So You Want to Be A Fiction Writer? 3 Practices You Need by Beth Barany

So You Want to Be A Fiction Writer? 3 Practices You Need by Beth BaranySo you want to be a fiction writer… here are some things you need to know, do, and be…


If you want to be any kind of writer, read.

Anything and everything.

Yes, signs. Yes, cereal boxes. Yes, the newspaper or online version of that. Yes, magazines. Yes, novels, short stories, nonfiction. Ever-y-thing.

Words are our food as writers. You need to become familiar with all the various and sundry uses of the building blocks of our communication tool.

Drink in words; swim in them; listen deeply; speak them. Smell books and paper and all things that receive the written word. Watch those who speak words. Read with your whole self.

If you want to write a particular kind of fiction, or nonfiction, read that. Immerse your whole self in that.

How much? A lot.

I had read been reading fantasy for 28 years on my own before I attempted my first fantasy novel. And that doesn’t count the 7+ years before that my parents read it to me.

At the start of my novel writing journey, I read The Maltese Falcon by Sam Spade. I thought it was brilliant and was fired up to write mysteries. I tried my hand at one; I got as far as the opening scene in a bar. (Always bars with me…) And stalled out.

I realized that I had not read any mysteries since I was a kid and sped through The Three Detectives (right title?) and some of Nancy Drew (she seemed too old fashioned for me) and had all the Sherlock Holmes tales read to me.

I needed to read mysteries if I wanted to write them. So I did: My husband thriller writer Ezra Barany read aloud to us Michael Connelly and Lee Child, and some Dan Brown. I watched a ton of TV mysteries, binge watching Murder She Wrote; Midsomer Murders; Leverage; and enjoying for years the NCIS shows. (Yes, listening and watching stories counts.)

Fast forward 18 years later, I sat down to plan and then write my 4-book science fiction mysteries series I’m now editing. (Due out Fall 2019) I got this. I understand the mystery story form and have enough writing experience under my belt to handle all the other aspects of telling a story. (These 4 books will bring up to 16 the number of books I’ve written in the last 20 years.)

Yes, I also have been steeping myself and in science and science fiction for a long time. (Fun Fact: I read the entire Dune series while studying for finals my sophomore year at UC Berkeley. I felt like I got a political science education! And OMNI Magazine was one of favorites as high school kid. Isaac Asimov and Arthur C. Clarke favorites authors then.)


If you want to be a fiction writer, then write. Anything and everything. Get your hand moving across the page. Or keyboard.

This stage is physical and emotional. For you must trust that there is something to say even if it’s nonsense.

Trust your urge to write. What to say and how to say it comes with the doing it, for most of us.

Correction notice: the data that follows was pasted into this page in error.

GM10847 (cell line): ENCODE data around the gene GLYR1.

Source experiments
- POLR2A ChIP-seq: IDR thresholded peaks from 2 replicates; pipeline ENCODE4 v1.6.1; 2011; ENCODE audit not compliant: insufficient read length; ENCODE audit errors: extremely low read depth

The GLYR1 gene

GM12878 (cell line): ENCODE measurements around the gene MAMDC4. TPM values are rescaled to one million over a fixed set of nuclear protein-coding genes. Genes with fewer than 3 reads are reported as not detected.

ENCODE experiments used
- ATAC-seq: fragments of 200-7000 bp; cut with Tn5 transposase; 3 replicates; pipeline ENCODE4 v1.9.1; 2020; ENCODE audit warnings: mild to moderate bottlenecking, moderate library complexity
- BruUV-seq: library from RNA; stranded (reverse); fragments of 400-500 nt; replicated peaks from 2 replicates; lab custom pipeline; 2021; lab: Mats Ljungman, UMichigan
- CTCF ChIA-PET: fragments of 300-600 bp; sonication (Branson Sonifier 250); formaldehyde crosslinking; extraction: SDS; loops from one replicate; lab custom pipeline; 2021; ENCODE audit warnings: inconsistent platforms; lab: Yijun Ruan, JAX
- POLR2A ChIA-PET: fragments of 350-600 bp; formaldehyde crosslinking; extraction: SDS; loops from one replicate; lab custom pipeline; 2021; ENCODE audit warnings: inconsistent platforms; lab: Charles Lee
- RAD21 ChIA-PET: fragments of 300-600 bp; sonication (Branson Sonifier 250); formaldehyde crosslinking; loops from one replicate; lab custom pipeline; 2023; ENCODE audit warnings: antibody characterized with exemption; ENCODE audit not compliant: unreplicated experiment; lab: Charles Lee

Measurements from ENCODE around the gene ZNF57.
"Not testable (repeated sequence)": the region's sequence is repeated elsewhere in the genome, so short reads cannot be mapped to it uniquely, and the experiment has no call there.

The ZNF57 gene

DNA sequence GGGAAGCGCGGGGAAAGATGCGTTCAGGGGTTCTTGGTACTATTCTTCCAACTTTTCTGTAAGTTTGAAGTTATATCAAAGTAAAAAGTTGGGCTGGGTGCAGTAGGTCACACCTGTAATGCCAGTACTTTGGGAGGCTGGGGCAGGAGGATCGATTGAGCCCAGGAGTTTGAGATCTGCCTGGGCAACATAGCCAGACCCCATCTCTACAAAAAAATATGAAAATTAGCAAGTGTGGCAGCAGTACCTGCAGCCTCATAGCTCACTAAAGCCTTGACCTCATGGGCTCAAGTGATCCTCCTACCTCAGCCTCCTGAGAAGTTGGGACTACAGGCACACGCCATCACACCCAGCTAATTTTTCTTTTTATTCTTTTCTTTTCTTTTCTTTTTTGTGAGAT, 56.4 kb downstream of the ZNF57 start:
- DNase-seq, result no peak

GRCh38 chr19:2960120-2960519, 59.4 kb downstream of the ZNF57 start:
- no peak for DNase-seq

Nothing replaces learning to write like actually writing. There is no way around this fact.


To get started, free write for 20 minutes about anything and everything.

Do this every day for a month, 3 months, a year, you’ll have done a few things:

1. Listened to yourself.
2. Written and trained he hand-brain connection.
3. Found some story ideas.


Not every successful fiction writer studies story structure, writing process, plot, character, and other aspects of storytelling. You certainly don’t need to. But if you’re confused by any of these elements, then yes, like many artists, you need to study your craft.

There are so many resources out there to help you study your craft. How wonderful!

Here are a few places to get you started:

  • Google
  • Your local library
  • Your writer friends’ recommendations
  • Your local bookstore
  • The online booksellers
  • YouTube

What topics are you curious about? Start there.

If you need help finding resources, post your question in the comments below and we’ll help you out.


From the 3 steps above, what would you like to focus on next?

Comment below and let us know so we can cheer you on.





Beth Barany, Creativity Coach for WritersHi! I’m Beth Barany, an award-winning novelist, master neurolinguistic programming practitioner, and certified creativity coach for writers.

Through my courses, programs, workshops and consultations, I specialize in helping writers experience clarity, so they can write, revise, and proudly publish their novels to the delight of their readers.

All my courses are packed with useful hands-on information that you can implement right away. I run an online school for fiction writers here and a 12-month group coaching program to help novelists get published here. I also offer consultations for writers here.

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  • Mary Van Everbroeck says:

    Great Post, Beth! Your words give me much to ponder! I especially liked your reference to the hand-brain connection.

  • Beth Barany says:

    I’m so glad to hear it. Hand-brain connection is so important.

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